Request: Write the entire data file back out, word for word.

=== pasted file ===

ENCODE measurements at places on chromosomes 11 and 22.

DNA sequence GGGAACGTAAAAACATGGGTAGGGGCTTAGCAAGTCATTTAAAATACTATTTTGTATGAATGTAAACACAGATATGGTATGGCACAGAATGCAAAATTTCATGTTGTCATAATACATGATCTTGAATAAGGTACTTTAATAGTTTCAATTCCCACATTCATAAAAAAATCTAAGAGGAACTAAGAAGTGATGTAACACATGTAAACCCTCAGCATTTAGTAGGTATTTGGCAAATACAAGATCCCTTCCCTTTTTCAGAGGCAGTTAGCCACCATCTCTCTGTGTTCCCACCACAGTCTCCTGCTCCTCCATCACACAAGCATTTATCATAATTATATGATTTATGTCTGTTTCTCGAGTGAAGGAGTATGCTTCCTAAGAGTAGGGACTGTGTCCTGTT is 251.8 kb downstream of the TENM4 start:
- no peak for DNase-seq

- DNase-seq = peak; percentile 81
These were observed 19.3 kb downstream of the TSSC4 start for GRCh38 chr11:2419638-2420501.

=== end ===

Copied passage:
ENCODE measurements at places on chromosomes 11 and 22.

DNA sequence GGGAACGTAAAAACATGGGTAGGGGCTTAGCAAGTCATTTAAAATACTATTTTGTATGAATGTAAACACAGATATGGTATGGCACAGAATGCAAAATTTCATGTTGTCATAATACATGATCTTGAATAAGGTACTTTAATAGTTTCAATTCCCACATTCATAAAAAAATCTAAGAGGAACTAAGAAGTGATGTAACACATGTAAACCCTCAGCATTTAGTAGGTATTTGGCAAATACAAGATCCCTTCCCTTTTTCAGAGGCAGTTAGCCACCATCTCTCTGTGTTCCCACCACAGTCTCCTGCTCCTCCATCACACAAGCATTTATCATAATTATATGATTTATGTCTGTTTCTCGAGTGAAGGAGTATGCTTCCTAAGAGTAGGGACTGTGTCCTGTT is 251.8 kb downstream of the TENM4 start:
- no peak for DNase-seq

- DNase-seq = peak; percentile 81
These were observed 19.3 kb downstream of the TSSC4 start for GRCh38 chr11:2419638-2420501.